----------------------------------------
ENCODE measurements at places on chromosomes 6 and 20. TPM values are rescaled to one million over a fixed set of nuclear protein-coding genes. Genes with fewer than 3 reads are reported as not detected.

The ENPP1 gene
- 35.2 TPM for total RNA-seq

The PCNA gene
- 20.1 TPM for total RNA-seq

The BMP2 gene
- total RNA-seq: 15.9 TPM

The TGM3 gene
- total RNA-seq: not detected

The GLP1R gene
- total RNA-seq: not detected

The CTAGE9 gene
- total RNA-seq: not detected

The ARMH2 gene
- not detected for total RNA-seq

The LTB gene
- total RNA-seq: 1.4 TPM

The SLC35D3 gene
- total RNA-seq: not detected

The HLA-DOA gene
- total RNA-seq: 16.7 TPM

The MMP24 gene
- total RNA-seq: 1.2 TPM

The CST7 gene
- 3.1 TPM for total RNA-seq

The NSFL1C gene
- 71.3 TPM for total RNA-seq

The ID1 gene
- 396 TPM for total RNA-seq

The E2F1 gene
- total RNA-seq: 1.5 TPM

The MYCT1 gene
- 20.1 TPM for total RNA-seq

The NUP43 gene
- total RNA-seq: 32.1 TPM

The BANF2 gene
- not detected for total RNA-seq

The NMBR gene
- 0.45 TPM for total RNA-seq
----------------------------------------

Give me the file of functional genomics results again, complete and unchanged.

ENCODE measurements at places on chromosomes 6 and 20. TPM values are rescaled to one million over a fixed set of nuclear protein-coding genes. Genes with fewer than 3 reads are reported as not detected.

The ENPP1 gene
- 35.2 TPM for total RNA-seq

The PCNA gene
- 20.1 TPM for total RNA-seq

The BMP2 gene
- total RNA-seq: 15.9 TPM

The TGM3 gene
- total RNA-seq: not detected

The GLP1R gene
- total RNA-seq: not detected

The CTAGE9 gene
- total RNA-seq: not detected

The ARMH2 gene
- not detected for total RNA-seq

The LTB gene
- total RNA-seq: 1.4 TPM

The SLC35D3 gene
- total RNA-seq: not detected

The HLA-DOA gene
- total RNA-seq: 16.7 TPM

The MMP24 gene
- total RNA-seq: 1.2 TPM

The CST7 gene
- 3.1 TPM for total RNA-seq

The NSFL1C gene
- 71.3 TPM for total RNA-seq

The ID1 gene
- 396 TPM for total RNA-seq

The E2F1 gene
- total RNA-seq: 1.5 TPM

The MYCT1 gene
- 20.1 TPM for total RNA-seq

The NUP43 gene
- total RNA-seq: 32.1 TPM

The BANF2 gene
- not detected for total RNA-seq

The NMBR gene
- 0.45 TPM for total RNA-seq